When asked about themes in his writing, Simonett says, “I’ve always felt they’re just various ways humans have attempted to explain the unexplainable. To keep the fear of the darkness that waits for all of us at bay. The death of a loved one, the parting of friends, the changing leaves, the loss of love. All the little parts that come and go. In a way it’s refreshing because the knowledge that nothing will ever stay the same offers innumerable opportunities for rebirth. “

Sparhawk adds about the band’s relationship, “The sound that caught my ear was there from the beginning and stands to this day: I call it the 'wall of strings.' Taking instruments we have heard for generations, the Turtles dive in with post-punk energy and selflessness. Everyone has a part in the arrangement that leans on and enhances the others, always serving the song. The message is not about individuals - it's about what can be done when people get together, apply their heart and soul, and make a little room for each other. Music has always had that potential, but it's rare when it actually happens.”

Erik Berry says of the band's chemistry, "From the earliest times we started playing, there has always been a real hard-to-define quality about our chemistry, something special. It’s been a treat to find that more than ten years in we still can turn new corners, at least new-to-us corners, together in the way we approach a song or a sound and still with that quality. That something that makes us, us."





Wild Animals is the sound of a band at the peak of their potential, strengthened from a decade together, winning some and losing some, but growing none-the-less. The album captures the intense nature that goes with being alive, melding the universal and the personal.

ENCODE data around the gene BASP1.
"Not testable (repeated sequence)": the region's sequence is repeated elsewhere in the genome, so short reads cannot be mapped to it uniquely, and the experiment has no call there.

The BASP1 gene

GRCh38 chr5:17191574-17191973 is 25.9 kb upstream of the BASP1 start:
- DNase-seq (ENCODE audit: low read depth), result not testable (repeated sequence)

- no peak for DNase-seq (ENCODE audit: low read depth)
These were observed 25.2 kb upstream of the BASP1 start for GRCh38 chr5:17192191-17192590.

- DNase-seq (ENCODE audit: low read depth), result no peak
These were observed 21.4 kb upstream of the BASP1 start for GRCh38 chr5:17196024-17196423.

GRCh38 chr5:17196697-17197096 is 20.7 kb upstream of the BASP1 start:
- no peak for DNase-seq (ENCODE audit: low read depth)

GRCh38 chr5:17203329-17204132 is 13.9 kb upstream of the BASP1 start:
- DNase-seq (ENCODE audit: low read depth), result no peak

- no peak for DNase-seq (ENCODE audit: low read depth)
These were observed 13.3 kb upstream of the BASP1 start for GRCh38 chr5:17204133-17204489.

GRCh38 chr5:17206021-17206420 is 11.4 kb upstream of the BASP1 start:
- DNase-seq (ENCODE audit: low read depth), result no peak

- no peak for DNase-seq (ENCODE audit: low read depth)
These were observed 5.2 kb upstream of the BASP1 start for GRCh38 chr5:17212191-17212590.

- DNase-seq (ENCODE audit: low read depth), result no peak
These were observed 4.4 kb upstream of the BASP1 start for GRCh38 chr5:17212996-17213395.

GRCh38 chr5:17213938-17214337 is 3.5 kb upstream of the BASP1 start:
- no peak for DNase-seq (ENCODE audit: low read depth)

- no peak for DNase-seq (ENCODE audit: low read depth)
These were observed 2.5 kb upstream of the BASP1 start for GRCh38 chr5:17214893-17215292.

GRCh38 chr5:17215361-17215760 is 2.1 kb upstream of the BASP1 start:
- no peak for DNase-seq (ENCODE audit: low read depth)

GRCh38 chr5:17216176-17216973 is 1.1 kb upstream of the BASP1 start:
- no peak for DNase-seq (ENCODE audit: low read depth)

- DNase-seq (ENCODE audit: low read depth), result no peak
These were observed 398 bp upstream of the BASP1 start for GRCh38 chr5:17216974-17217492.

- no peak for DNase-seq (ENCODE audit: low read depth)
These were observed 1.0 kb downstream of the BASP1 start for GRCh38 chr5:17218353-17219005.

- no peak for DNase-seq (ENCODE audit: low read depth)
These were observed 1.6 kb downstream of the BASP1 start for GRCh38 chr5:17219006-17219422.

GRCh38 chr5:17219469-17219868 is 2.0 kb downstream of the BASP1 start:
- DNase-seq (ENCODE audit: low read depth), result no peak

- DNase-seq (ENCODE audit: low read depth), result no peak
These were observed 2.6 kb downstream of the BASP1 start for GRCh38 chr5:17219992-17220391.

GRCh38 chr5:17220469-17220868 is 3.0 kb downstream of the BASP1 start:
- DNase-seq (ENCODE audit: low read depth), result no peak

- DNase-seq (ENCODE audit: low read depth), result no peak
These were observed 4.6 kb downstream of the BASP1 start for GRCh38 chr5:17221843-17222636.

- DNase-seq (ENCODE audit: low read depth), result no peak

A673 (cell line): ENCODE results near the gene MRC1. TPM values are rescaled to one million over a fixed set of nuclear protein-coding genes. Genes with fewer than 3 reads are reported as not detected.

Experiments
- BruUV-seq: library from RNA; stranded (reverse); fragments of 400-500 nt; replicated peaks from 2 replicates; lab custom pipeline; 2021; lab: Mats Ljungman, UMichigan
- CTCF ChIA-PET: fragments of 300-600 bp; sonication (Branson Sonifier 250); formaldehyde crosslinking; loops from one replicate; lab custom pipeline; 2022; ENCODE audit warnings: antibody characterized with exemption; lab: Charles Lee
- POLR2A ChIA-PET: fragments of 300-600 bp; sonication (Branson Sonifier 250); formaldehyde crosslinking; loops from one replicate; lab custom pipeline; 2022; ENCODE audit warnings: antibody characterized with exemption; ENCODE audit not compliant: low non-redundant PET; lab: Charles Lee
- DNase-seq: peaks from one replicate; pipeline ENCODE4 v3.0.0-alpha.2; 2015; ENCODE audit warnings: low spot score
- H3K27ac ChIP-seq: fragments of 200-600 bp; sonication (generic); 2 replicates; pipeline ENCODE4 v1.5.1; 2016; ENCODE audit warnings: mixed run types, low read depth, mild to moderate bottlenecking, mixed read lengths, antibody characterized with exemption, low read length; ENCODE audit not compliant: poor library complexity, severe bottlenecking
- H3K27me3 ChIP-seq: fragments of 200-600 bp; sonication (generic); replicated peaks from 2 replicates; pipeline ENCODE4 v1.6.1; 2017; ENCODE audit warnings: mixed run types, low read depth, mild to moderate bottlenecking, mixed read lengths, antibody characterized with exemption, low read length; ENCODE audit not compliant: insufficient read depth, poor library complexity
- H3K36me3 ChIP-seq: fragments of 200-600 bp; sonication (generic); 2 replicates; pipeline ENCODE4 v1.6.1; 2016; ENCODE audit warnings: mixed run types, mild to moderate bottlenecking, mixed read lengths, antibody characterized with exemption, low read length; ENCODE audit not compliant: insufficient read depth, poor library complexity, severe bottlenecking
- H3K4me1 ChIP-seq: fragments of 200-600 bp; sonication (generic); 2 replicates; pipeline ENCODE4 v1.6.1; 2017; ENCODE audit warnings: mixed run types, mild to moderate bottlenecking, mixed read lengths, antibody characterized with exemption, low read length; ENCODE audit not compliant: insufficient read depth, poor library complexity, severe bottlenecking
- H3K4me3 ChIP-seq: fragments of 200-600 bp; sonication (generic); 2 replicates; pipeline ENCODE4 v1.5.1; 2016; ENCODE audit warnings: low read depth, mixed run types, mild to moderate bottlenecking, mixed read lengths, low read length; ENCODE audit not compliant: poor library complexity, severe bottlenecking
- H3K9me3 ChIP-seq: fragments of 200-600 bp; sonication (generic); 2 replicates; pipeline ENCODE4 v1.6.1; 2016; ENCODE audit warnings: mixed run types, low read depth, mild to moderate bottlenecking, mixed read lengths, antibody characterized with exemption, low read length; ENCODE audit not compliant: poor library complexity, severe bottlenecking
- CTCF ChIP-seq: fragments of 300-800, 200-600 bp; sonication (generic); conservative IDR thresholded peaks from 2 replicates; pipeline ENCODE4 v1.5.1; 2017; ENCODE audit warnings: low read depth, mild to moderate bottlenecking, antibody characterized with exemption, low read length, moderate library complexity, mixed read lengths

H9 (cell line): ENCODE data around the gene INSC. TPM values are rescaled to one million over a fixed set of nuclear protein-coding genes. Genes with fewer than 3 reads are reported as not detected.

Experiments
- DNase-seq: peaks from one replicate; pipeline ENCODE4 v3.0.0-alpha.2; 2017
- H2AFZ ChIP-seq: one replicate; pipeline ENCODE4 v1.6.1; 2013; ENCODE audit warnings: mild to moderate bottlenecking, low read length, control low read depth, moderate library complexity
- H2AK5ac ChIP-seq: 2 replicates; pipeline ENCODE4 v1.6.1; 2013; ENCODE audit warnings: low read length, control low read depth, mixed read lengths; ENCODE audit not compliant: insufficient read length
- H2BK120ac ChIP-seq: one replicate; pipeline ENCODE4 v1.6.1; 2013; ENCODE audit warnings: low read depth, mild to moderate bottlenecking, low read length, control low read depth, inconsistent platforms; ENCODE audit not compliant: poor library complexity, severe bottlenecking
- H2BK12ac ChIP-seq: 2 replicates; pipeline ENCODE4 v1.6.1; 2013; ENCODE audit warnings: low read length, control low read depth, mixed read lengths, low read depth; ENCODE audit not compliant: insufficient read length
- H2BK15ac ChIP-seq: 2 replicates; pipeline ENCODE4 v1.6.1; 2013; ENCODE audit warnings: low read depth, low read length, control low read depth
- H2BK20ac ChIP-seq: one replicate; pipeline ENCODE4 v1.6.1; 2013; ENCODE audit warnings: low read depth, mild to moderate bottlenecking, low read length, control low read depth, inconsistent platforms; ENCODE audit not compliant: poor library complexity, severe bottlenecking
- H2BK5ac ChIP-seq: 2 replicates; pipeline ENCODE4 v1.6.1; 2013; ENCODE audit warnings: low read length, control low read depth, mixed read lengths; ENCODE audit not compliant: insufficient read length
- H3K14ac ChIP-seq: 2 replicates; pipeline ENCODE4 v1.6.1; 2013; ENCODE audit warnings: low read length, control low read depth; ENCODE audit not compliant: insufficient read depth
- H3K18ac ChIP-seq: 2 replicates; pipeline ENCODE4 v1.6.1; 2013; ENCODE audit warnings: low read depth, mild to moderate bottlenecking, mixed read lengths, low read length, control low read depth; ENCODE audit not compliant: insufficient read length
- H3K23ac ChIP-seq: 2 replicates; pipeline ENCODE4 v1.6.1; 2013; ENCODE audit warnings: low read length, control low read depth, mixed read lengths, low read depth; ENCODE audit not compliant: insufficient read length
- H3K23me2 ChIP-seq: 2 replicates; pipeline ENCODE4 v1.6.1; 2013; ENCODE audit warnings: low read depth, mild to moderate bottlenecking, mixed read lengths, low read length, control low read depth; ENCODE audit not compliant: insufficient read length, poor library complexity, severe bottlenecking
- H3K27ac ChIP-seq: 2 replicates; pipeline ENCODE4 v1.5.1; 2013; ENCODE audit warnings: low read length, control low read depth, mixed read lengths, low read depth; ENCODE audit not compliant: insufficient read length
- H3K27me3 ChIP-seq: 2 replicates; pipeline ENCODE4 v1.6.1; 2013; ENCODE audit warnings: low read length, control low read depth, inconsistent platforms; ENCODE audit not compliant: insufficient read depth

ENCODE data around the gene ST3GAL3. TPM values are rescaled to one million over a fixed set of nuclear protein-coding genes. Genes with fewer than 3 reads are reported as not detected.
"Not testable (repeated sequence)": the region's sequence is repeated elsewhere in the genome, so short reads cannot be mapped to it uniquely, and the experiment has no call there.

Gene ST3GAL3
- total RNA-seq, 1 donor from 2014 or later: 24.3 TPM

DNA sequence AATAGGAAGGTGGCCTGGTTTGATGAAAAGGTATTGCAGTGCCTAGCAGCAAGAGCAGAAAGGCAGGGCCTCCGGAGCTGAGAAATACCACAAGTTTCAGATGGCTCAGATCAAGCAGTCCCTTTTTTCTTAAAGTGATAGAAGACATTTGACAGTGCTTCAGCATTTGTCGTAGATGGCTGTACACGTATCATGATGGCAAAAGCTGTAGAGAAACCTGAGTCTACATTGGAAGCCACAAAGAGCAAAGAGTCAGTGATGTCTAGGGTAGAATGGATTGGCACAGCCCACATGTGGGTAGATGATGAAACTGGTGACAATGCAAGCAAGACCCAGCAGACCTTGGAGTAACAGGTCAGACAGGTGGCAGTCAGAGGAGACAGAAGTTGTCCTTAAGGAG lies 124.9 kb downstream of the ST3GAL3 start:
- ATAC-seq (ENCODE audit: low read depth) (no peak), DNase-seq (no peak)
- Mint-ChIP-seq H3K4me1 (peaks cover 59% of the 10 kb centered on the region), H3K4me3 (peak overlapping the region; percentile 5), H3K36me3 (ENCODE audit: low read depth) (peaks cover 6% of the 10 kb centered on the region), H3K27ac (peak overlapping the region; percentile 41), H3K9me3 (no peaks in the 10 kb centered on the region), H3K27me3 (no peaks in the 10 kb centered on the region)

Trombone Shorty & Orleans Avenue
Trombone Shorty & Orleans Avenue


Troy 'Trombone Shorty' Andrews has God-given talent, natural charisma and a relentless drive to bridge music's past and future. His third outing for Verve Records, Say That To Say This (Sept. 10), co-produced by Andrews and kindred spirit Raphael Saadiq, sounds like nothing else out there, as Andrews and his longtime band, Orleans Avenue - guitarist Pete Murano, bassist Mike Ballard and drummer Joey Peebles - continue their natural musical evolution. In a very real sense, the torch is passed from one great New Orleans band to another on the new album, which features the first new studio recording from the original members of the legendary Meters in 36 years, as they revisit their 1977 classic "Be My Lady," with Andrews singing lead and playing horns.

The bandleader and multi-instrumentalist describes Say That To Say This as "really funky, like James Brown mixed with The Meters and Neville Brothers, with what I do on top, and we have a bit of R&B from Raphael's side. All the guys in my band are big, big fans of his, so this is a real dream come true for us. And he's a fan of New Orleans brass band music, which I didn't know beforehand. Just listening to his music and the direction he's going in now, I thought that he would be perfect to work with us. What drew me to him was his knowledge of what came before and his imagination of where the music can move forward to. That's the same way I think, so it worked out very well."

Saadiq doesn't just co-produce, he becomes a member of the band, playing a variety of instruments and contributing backing vocals; he also had a hand in writing three songs. Says Andrews of Saadiq: "He's a great producer, but he's also a musician, so he was able to get in there, jam with us and take us to some different places. And we were able to take him to some different places too."